Widen the path is a bipartisan campaign for a new American learning economy that breaks down the barriers between higher learning and the workforce and creates new opportunities for all of today’s learners.
Advancing federal policy change that will ensure all of today’s students can succeed.
Connecting higher learning and workforce, empowering millions of Americans to seamlessly transition between higher education, skills training, and work.
Policy Platform - jUne 2022
Strengthen connections between community colleges, universities, and workforce training.
Improve connections between higher learning programs, especially through pathways, transfer, and stackable credentials.
Combine — or braid — state and federal training, workforce development and education funds so that the systems work together efficiently and effectively for learners.
Connect and improve education and workforce data systems, and enable policymakers, practitioners and learners to use those data to make informed decisions.
Create on-ramps to quality programs that lead to work and further education.
Invest in work-connected programs at community colleges.
Increase dollars spent on training individuals in workforce programs.
Enable today’s students, including adult and working learners, to use federal funds for non-traditional learning opportunities, such as apprenticeships and short-term programs.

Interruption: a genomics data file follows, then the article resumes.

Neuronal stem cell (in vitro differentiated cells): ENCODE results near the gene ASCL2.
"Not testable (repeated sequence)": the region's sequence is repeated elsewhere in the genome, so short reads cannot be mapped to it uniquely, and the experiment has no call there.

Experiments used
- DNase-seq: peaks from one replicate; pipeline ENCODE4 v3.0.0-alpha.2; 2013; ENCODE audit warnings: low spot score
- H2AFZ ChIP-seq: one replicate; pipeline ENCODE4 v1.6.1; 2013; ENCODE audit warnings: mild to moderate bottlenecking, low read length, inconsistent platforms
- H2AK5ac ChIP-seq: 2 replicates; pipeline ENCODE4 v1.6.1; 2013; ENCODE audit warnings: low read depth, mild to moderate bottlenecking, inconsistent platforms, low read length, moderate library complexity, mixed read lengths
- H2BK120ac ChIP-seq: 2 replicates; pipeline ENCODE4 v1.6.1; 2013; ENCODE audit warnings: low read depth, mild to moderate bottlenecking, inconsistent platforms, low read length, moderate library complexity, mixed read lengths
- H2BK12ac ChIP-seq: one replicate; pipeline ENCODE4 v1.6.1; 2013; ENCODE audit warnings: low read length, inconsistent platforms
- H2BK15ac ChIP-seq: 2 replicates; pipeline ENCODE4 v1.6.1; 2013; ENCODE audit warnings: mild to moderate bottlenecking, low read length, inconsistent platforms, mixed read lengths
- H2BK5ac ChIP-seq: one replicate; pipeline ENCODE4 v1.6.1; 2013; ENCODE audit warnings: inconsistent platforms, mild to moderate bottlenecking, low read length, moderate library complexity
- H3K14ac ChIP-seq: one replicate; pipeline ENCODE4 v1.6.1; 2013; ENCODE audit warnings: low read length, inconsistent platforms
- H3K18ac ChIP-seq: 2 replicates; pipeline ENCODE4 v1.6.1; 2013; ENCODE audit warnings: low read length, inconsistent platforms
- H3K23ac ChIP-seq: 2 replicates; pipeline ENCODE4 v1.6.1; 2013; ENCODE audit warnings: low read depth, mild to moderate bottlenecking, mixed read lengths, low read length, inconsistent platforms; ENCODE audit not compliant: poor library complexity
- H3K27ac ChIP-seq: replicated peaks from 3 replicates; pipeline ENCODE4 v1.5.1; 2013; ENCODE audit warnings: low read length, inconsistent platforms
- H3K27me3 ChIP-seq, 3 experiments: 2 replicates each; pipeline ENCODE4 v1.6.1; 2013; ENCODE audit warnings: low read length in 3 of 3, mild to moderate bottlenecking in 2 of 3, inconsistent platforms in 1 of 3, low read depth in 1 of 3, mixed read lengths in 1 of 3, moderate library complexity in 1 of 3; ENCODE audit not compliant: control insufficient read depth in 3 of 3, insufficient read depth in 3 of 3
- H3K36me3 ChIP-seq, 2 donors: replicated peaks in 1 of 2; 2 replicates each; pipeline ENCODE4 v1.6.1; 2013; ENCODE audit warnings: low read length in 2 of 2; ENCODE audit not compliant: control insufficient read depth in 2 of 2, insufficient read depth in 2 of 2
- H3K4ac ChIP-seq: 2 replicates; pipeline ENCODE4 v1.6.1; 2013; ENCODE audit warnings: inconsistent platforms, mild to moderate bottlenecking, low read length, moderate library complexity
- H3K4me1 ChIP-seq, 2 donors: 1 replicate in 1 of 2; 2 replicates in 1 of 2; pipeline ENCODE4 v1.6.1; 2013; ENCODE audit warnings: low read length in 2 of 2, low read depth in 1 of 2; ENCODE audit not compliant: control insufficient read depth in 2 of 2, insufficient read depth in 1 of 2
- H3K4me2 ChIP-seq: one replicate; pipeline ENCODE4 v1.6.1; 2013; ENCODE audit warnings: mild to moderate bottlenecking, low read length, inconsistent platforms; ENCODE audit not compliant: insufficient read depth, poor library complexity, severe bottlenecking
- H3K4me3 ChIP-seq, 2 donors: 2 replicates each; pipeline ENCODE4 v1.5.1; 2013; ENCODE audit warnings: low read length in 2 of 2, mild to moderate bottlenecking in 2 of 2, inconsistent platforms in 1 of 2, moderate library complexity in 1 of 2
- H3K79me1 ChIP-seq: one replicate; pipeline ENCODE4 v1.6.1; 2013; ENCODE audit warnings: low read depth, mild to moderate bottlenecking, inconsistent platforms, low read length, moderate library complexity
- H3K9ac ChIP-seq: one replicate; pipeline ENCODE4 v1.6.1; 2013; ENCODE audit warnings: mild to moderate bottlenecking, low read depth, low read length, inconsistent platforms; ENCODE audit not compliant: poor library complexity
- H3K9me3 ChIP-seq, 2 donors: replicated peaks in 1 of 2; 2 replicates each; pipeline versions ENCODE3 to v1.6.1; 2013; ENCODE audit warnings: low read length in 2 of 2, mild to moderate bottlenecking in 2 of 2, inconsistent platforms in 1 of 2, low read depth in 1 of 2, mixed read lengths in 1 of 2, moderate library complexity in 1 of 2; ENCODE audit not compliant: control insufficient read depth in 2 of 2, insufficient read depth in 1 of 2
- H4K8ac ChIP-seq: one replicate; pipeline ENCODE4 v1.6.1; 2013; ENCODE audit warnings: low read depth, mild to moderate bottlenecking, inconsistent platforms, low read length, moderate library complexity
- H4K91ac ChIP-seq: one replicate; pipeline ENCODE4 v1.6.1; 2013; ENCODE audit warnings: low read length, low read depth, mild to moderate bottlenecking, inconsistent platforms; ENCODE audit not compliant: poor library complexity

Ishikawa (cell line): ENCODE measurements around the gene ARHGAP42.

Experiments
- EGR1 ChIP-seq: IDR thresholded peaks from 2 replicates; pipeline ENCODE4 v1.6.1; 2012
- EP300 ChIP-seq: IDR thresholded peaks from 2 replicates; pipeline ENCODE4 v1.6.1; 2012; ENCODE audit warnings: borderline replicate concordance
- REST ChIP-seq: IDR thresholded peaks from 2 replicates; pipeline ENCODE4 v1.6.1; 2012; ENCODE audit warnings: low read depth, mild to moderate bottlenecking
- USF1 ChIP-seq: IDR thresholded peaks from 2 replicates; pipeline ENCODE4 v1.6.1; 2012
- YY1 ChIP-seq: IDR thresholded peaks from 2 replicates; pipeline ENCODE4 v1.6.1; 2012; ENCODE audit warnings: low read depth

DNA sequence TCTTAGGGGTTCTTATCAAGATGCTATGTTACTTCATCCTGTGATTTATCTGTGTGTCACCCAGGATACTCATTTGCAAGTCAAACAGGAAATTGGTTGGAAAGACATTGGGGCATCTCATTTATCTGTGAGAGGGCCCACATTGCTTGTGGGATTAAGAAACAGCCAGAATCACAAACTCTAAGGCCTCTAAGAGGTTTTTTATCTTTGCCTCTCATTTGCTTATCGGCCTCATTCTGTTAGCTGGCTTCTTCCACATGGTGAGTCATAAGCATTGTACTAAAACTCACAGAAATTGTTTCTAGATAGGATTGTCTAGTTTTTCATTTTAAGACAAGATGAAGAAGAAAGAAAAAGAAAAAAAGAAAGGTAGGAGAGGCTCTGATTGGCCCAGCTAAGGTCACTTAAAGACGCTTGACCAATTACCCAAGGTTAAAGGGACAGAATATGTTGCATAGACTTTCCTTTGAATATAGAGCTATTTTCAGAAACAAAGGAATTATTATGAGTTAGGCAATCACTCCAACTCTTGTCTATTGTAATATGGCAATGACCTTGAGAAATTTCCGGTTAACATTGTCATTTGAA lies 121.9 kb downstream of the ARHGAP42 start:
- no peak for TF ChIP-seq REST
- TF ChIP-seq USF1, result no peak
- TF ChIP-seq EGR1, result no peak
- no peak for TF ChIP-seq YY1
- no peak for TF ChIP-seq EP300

Ensure students can rejoin the higher learning pathway.
Lift barriers to financial aid eligibility for returning students with some college, but no degree.
Work with employers to prioritize and support learning through partnerships and policies.
Recognize learning earned in multiple settings, including by supporting transfer of credit and using public dollars to pay for credit for prior learning assessments.
Widen the Path is powered by Higher Learning Advocates, a DC-based nonprofit organization that advocates for federal policy change for today's students — the adult learners, student parents, working learners, students of color, first-gen students, and low-income students who make up the majority of college students.
To learn more about Higher Learning Advocates, go to higherlearningadvocates.org.